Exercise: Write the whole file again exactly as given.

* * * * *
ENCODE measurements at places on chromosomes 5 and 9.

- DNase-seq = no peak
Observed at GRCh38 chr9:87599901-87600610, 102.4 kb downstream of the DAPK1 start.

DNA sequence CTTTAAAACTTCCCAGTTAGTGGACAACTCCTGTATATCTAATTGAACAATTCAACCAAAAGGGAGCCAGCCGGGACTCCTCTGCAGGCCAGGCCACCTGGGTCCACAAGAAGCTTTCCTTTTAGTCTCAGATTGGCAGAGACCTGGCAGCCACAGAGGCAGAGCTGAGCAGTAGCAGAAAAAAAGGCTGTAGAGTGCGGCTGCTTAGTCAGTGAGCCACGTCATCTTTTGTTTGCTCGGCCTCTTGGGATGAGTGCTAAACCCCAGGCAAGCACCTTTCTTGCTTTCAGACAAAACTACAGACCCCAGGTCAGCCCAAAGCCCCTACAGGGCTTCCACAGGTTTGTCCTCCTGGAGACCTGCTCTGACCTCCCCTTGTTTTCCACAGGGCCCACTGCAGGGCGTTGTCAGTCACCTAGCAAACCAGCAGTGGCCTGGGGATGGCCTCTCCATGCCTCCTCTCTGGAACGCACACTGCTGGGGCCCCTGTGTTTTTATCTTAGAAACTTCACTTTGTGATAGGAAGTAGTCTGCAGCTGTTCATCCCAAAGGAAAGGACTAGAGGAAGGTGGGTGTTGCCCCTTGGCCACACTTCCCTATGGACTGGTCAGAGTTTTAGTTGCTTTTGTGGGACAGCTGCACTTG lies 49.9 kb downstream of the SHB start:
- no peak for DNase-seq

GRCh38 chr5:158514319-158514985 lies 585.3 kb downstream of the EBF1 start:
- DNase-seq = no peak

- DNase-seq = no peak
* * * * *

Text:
ENCODE measurements at places on chromosomes 5 and 9.

- DNase-seq = no peak
Observed at GRCh38 chr9:87599901-87600610, 102.4 kb downstream of the DAPK1 start.

DNA sequence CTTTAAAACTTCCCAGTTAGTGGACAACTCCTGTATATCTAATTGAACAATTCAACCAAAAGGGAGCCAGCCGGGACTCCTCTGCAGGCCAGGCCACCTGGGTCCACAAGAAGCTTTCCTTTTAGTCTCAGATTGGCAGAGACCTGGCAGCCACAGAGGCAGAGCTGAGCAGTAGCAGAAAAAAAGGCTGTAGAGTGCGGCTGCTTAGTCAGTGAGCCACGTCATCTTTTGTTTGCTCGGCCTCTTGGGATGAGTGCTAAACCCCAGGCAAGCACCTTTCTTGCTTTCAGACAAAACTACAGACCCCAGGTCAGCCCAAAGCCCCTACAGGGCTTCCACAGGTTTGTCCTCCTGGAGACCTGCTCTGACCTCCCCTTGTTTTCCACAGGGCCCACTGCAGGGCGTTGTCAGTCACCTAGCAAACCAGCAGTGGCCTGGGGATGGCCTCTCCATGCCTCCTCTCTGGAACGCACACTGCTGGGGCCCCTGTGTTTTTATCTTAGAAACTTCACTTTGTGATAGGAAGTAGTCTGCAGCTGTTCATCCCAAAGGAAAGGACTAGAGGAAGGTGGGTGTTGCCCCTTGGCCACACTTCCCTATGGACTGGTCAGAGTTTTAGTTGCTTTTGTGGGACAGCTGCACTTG lies 49.9 kb downstream of the SHB start:
- no peak for DNase-seq

GRCh38 chr5:158514319-158514985 lies 585.3 kb downstream of the EBF1 start:
- DNase-seq = no peak

- DNase-seq = no peak